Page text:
Thursday, 18 August 2016

Been successful with your A-levels? What Universities ought to offer you but don't....

There are a number of problems facing bright A-level students. First of all, education is horrendously expensive. It's possible that the brightest students will have the most powerful crystal balls to look into the future and think what a debt of over £60k means when they are trying pay absurd mortgages, child care which is more that half the average salary, ever increasing transport costs, all while the student loan company will have the right to ramp-up interest rates with little anyone can do about it. All this against an economic backdrop of stagnant wages, employment insecurity and real difficulties in career progression.

Secondly, an undergraduate degree isn't enough. Undergraduate education has become an expensive extension of schooling and higher learning is on the retreat - both among the student body and amongst the institutional management. The business model of Universities has become about printing certificates in the same way that the business model of the pre-reformation Catholic church was printing indulgences. With 10% participation, a degree certificate marked you out. Now almost everyone's (ok, about 50%) got one, you'll need something else - masters? PhD? How much more?

So here's what you should do. It does not cost £9000 to teach an undergraduate student for a year, and part of what makes up the cost are institutional overheads - those grand buildings, the library, extortionate fees for publishers, the administration. That's not to mention the profiteering of property developers in turning cities into bijou student accommodations (and some of these developers are Universities - like this one: So find an option which charges the real cost. Online ought to be considerably cheaper (why isn't it?). £9000 could buy you a couple of personal tutors and someone to write your assignments for you (*joke*). But, you might worry, the important thing about university is the social aspect - going out and meeting people. Academics go out and meet people at conferences - they present papers, they increase their status by presenting their ideas. Why can't undergraduate students do this too? There are great opportunities like If you attended 5 international conferences a year, the total cost would be far less that £9000. Companies like Expedia or AirBnB could also participate in the making of packages for nomadic undergraduates.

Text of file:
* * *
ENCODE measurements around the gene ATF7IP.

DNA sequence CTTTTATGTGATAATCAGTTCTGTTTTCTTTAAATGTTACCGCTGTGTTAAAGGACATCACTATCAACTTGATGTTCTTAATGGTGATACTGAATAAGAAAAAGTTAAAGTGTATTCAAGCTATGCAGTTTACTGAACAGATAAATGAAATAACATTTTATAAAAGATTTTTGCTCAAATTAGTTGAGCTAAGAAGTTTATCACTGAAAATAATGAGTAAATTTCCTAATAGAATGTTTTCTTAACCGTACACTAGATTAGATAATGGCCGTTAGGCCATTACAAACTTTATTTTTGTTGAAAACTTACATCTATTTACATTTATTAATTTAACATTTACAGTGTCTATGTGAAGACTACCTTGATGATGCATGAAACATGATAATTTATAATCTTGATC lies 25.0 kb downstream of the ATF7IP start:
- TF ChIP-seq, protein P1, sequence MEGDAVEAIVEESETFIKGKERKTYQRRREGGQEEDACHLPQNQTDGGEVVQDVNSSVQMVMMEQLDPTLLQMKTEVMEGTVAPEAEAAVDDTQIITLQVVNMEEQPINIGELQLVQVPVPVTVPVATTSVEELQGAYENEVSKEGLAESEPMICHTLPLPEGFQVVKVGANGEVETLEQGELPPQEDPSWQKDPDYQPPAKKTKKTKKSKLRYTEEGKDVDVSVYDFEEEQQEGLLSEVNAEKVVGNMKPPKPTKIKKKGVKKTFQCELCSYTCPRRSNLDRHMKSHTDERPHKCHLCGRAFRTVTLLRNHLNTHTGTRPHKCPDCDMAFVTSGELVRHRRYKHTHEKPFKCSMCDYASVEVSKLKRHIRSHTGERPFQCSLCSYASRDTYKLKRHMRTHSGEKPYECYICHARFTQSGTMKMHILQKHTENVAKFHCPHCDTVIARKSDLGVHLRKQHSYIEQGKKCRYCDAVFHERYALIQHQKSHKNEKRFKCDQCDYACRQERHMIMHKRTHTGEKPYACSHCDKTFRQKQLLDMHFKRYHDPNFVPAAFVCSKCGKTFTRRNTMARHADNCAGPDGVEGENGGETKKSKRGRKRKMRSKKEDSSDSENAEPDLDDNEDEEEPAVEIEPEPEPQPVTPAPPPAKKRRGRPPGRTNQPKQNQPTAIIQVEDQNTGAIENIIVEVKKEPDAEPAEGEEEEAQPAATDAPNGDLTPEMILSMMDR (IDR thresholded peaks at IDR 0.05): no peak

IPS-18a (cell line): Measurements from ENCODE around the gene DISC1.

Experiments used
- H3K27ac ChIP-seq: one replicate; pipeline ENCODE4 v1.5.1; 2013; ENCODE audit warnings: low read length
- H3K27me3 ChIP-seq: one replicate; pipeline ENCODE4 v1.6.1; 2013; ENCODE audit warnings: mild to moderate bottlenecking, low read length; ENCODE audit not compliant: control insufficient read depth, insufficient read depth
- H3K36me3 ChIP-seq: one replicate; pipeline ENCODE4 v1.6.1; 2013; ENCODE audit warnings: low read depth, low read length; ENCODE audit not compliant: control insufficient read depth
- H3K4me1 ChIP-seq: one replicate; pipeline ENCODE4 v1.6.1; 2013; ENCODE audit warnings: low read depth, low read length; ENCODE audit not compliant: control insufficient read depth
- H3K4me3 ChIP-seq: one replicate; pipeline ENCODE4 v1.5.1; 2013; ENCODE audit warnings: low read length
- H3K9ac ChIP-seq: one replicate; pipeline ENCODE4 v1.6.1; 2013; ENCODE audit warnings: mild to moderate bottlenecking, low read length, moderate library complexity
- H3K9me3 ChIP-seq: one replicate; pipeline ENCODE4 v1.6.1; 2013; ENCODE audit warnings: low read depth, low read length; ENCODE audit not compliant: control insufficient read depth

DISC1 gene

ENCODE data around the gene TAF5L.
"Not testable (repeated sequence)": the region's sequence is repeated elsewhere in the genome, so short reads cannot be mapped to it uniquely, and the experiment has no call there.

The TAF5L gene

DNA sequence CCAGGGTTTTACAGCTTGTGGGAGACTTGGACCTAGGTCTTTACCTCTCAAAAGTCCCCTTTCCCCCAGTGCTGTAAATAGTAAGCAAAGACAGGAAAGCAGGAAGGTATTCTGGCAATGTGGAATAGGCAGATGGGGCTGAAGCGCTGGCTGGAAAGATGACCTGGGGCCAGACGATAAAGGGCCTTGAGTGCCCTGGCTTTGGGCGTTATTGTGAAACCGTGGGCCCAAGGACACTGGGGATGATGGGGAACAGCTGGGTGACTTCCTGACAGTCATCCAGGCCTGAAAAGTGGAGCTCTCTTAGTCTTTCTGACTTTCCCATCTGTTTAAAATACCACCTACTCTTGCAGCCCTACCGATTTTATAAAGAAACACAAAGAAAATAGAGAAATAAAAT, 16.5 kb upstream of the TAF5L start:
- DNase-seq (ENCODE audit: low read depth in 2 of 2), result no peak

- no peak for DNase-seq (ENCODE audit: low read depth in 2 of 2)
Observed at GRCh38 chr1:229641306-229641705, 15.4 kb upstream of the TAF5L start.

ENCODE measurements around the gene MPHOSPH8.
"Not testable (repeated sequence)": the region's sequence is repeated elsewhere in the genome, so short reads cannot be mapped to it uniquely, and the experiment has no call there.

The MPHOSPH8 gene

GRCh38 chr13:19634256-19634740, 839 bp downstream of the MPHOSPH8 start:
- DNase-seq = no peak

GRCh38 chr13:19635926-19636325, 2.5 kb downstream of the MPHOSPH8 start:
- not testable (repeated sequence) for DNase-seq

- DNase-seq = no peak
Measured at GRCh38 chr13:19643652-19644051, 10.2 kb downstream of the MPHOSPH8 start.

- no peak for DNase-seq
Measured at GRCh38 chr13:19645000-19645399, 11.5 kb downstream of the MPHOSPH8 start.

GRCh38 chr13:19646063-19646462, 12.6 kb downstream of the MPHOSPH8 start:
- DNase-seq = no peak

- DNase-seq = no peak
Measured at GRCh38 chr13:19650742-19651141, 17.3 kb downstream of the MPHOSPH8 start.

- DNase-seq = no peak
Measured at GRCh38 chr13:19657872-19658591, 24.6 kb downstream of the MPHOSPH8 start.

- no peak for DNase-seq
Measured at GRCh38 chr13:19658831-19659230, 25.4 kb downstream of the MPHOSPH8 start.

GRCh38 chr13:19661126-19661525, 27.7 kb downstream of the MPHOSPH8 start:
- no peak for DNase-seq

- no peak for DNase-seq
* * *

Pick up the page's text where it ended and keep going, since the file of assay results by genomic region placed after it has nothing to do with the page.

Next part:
The really important thing about education is status. A degree used to be a status symbol. Now it often invites the question "why didn't you use it? What are you doing working in Aldi?". But to be published, to present at conferences, to collaborate in international teams, to be entrepreneurial - all of these things increase status too. With a really cheap way of accrediting learning episodes into a degree, then your graduation from your own bespoke online degree will give you far more than all those hours stuck in deathly lecture theatres. You will have travelled. You will have published. You will have networked. And you will be employable.

Universities used to be the gatekeepers to powerful technologies. Now these technologies are everywhere and they are very cheap. You may learn more from a Raspberry Pi or an Arduino than you would have ever learnt in a computer lab. It's not difficult to hack together kit which would otherwise cost thousands (I love this vital signs kit for the Raspberry Pi -

Then, you might think, "what course do I study?" It's a question which is framed by the traditional university - and it's the wrong question. A better question is "What assessment framework do I want?" The best answer is "the one that gives you the greatest flexibility to do the things you are interested in - and change your mind". The worst answer is "the one that makes you do loads of stuff you are not interested in." It may be that you want to work or do an apprenticeship, and study your work or your apprenticeship. Why not? Or you want to write and publish poetry, and study your own journey. Again, why not?

Finally, a question for the more adventurous... "Do I need an institution involved in this at all?". That's an important question. The institutional degree works because it is trusted. If some other mechanism of establishing trust is available - like, for example, peer recognition, or perhaps in the future, Blockchain - then no, you don't need an institution - you can enhance your status with a portfolio of activities and be assured of that this will be trusted in the same way as a degree.